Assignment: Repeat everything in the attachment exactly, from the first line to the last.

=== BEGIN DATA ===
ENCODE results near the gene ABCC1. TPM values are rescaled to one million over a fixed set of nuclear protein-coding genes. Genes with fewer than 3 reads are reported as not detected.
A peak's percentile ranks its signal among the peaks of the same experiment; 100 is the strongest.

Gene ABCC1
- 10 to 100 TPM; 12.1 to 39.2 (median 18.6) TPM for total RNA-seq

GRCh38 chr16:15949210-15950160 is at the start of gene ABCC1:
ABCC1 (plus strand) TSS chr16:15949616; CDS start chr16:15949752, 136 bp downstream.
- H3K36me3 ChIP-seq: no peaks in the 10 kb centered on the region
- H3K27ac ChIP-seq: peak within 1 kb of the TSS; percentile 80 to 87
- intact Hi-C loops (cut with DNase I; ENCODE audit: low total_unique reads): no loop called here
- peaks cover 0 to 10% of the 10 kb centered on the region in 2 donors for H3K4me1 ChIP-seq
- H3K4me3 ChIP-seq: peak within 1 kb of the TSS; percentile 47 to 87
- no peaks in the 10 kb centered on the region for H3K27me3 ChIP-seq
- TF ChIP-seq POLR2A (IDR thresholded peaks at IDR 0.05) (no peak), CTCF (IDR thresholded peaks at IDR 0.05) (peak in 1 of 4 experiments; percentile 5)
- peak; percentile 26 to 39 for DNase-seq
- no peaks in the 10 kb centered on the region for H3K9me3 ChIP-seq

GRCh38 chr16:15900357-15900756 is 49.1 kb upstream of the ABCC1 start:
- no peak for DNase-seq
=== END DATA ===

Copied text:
ENCODE results near the gene ABCC1. TPM values are rescaled to one million over a fixed set of nuclear protein-coding genes. Genes with fewer than 3 reads are reported as not detected.
A peak's percentile ranks its signal among the peaks of the same experiment; 100 is the strongest.

Gene ABCC1
- 10 to 100 TPM; 12.1 to 39.2 (median 18.6) TPM for total RNA-seq

GRCh38 chr16:15949210-15950160 is at the start of gene ABCC1:
ABCC1 (plus strand) TSS chr16:15949616; CDS start chr16:15949752, 136 bp downstream.
- H3K36me3 ChIP-seq: no peaks in the 10 kb centered on the region
- H3K27ac ChIP-seq: peak within 1 kb of the TSS; percentile 80 to 87
- intact Hi-C loops (cut with DNase I; ENCODE audit: low total_unique reads): no loop called here
- peaks cover 0 to 10% of the 10 kb centered on the region in 2 donors for H3K4me1 ChIP-seq
- H3K4me3 ChIP-seq: peak within 1 kb of the TSS; percentile 47 to 87
- no peaks in the 10 kb centered on the region for H3K27me3 ChIP-seq
- TF ChIP-seq POLR2A (IDR thresholded peaks at IDR 0.05) (no peak), CTCF (IDR thresholded peaks at IDR 0.05) (peak in 1 of 4 experiments; percentile 5)
- peak; percentile 26 to 39 for DNase-seq
- no peaks in the 10 kb centered on the region for H3K9me3 ChIP-seq

GRCh38 chr16:15900357-15900756 is 49.1 kb upstream of the ABCC1 start:
- no peak for DNase-seq